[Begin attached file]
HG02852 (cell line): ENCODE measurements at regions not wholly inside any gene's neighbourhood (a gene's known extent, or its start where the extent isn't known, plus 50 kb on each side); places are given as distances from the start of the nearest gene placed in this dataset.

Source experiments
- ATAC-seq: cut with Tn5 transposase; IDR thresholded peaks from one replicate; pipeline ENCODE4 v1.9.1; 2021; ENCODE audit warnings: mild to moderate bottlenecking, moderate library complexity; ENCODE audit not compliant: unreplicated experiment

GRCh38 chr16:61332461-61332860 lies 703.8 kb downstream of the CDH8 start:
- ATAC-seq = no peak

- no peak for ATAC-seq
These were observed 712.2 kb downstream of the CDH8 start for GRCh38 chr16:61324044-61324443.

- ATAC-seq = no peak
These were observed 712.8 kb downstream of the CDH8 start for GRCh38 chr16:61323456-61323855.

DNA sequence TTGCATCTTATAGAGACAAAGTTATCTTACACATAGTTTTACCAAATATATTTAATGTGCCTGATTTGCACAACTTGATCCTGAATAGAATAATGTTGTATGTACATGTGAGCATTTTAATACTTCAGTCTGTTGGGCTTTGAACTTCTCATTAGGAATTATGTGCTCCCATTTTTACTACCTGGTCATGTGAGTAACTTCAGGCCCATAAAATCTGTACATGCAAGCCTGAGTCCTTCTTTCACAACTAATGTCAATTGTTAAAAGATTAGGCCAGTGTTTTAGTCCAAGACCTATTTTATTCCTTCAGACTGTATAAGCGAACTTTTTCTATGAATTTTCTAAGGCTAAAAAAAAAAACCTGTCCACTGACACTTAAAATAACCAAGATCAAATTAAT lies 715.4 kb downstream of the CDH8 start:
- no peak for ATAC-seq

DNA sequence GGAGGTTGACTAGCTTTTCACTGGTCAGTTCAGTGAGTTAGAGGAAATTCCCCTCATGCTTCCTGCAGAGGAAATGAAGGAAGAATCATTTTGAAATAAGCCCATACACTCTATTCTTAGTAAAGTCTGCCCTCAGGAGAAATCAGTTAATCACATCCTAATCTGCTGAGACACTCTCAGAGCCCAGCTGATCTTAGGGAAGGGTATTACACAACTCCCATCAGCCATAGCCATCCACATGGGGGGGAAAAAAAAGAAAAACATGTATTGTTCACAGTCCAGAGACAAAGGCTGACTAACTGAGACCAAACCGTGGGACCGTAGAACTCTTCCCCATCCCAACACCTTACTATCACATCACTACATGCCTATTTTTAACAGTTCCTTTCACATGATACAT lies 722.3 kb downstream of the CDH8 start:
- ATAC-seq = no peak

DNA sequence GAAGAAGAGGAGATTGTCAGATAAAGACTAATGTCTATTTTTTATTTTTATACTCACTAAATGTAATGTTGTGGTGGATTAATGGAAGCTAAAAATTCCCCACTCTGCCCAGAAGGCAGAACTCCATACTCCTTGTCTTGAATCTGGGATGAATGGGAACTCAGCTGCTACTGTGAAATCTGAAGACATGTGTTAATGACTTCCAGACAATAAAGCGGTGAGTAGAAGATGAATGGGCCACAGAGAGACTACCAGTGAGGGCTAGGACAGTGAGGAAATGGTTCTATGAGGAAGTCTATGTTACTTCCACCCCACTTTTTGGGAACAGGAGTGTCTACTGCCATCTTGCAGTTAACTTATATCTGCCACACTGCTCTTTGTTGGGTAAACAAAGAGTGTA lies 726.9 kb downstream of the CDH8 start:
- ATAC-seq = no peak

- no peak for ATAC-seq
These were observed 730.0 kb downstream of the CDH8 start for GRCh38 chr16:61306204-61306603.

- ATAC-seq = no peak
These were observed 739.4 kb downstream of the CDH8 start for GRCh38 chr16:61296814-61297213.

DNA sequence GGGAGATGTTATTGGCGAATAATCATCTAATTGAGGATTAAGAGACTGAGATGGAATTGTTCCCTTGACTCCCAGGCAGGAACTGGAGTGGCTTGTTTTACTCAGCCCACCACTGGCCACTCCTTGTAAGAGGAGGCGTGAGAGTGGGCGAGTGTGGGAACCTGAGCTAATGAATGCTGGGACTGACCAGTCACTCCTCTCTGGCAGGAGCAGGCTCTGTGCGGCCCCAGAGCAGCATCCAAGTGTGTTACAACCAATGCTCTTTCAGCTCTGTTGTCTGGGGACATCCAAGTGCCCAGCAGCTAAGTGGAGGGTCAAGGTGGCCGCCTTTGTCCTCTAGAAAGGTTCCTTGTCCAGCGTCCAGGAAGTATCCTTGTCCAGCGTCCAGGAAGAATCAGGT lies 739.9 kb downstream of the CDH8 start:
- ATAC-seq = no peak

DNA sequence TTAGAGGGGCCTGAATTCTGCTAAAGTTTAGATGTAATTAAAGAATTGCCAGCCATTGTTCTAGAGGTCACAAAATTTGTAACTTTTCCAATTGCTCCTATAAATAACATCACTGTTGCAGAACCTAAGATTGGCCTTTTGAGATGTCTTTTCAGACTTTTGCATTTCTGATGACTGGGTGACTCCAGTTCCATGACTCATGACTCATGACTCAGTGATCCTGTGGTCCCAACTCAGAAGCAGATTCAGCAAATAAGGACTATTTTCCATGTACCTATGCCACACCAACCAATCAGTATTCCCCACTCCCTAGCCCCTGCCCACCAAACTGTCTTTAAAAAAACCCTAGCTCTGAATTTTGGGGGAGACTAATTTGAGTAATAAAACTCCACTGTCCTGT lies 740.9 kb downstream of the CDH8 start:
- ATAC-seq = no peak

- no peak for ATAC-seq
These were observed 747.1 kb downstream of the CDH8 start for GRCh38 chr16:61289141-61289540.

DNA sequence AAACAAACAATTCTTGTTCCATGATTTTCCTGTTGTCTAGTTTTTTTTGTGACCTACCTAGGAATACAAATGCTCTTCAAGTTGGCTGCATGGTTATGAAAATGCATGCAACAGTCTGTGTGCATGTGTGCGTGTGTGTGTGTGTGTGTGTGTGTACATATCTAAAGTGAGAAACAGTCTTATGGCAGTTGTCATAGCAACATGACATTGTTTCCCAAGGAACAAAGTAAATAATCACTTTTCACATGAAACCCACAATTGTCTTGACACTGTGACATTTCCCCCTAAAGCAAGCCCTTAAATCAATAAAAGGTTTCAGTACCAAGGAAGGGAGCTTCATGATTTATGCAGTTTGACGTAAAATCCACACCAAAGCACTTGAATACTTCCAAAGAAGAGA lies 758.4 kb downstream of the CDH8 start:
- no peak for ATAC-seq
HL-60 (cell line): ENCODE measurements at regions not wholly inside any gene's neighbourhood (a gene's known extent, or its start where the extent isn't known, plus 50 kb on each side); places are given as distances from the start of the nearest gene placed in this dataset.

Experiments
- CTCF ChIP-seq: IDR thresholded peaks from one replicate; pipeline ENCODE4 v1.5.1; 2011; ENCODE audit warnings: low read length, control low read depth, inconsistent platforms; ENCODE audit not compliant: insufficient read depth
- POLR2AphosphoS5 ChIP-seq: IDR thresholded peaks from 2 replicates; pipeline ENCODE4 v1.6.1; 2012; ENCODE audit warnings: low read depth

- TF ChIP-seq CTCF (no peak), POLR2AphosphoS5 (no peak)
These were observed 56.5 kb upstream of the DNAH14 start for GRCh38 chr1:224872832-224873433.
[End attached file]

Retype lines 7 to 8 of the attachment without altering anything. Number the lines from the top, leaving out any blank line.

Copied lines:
These were observed 712.2 kb downstream of the CDH8 start for GRCh38 chr16:61324044-61324443.

- ATAC-seq = no peak